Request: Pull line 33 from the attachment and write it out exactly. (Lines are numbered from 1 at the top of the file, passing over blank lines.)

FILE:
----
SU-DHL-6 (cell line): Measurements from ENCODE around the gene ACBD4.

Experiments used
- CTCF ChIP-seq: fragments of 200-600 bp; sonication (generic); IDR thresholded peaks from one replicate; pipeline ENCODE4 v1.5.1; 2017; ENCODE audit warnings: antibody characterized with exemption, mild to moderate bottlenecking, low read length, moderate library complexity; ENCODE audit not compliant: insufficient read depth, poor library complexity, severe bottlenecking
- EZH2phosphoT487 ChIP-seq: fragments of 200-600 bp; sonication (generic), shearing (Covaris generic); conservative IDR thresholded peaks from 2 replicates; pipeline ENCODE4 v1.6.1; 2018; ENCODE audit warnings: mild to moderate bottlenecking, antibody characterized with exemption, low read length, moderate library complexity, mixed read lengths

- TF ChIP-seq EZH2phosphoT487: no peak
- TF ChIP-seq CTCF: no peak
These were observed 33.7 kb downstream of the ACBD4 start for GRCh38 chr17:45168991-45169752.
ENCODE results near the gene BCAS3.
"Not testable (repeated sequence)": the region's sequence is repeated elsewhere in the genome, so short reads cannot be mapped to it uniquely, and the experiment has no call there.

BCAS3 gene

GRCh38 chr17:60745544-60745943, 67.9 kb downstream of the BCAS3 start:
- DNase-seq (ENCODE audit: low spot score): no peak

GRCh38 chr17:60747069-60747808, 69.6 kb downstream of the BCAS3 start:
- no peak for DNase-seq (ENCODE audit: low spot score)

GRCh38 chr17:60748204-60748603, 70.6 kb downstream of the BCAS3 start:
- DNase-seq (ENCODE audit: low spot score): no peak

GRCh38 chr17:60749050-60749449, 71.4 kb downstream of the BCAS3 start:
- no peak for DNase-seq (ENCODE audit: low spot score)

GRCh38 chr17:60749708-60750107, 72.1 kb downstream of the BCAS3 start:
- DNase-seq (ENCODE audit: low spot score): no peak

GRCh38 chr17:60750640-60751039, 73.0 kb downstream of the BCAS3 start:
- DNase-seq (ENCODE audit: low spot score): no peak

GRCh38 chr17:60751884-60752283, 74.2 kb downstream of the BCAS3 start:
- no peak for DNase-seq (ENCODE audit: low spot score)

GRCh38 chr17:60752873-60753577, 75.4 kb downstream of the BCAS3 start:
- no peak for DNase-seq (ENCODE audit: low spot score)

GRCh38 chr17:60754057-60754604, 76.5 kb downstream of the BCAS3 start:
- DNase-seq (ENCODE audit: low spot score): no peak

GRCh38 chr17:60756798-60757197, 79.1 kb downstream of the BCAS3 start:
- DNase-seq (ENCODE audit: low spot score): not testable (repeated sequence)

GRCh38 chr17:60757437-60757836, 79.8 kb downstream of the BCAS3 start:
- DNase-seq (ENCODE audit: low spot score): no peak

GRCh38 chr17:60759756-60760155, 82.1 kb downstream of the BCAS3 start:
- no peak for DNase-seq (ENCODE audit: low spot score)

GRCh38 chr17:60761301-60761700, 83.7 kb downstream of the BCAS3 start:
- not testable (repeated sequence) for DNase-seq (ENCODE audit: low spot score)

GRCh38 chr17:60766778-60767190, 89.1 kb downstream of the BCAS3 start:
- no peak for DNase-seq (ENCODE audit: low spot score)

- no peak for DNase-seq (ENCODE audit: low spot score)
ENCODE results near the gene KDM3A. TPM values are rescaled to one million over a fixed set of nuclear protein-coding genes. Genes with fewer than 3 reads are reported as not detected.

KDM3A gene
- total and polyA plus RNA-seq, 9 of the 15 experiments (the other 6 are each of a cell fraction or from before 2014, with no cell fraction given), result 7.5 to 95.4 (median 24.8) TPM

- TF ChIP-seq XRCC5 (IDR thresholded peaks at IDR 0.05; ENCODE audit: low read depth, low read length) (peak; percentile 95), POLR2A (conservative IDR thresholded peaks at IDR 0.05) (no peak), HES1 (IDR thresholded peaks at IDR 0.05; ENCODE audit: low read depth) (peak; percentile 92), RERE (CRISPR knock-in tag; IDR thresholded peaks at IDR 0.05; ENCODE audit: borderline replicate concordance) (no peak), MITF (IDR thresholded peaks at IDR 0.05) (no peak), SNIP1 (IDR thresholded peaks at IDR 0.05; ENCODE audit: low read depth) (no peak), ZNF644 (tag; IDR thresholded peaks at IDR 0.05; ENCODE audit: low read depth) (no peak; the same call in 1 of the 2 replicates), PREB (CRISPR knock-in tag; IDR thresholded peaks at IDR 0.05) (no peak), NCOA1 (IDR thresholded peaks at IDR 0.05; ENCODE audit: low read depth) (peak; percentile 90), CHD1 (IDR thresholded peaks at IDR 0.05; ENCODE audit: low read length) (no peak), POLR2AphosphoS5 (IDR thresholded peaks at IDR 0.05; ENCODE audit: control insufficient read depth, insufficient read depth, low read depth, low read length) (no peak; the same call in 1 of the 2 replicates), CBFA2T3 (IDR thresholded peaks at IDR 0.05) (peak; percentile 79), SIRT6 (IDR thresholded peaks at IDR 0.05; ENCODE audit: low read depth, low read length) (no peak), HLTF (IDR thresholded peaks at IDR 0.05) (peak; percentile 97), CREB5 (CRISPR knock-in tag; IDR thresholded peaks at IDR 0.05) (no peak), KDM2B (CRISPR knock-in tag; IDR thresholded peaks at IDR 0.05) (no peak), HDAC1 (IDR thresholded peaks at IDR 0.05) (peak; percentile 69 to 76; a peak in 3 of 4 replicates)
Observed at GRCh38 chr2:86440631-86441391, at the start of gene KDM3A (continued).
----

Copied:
GRCh38 chr17:60759756-60760155, 82.1 kb downstream of the BCAS3 start: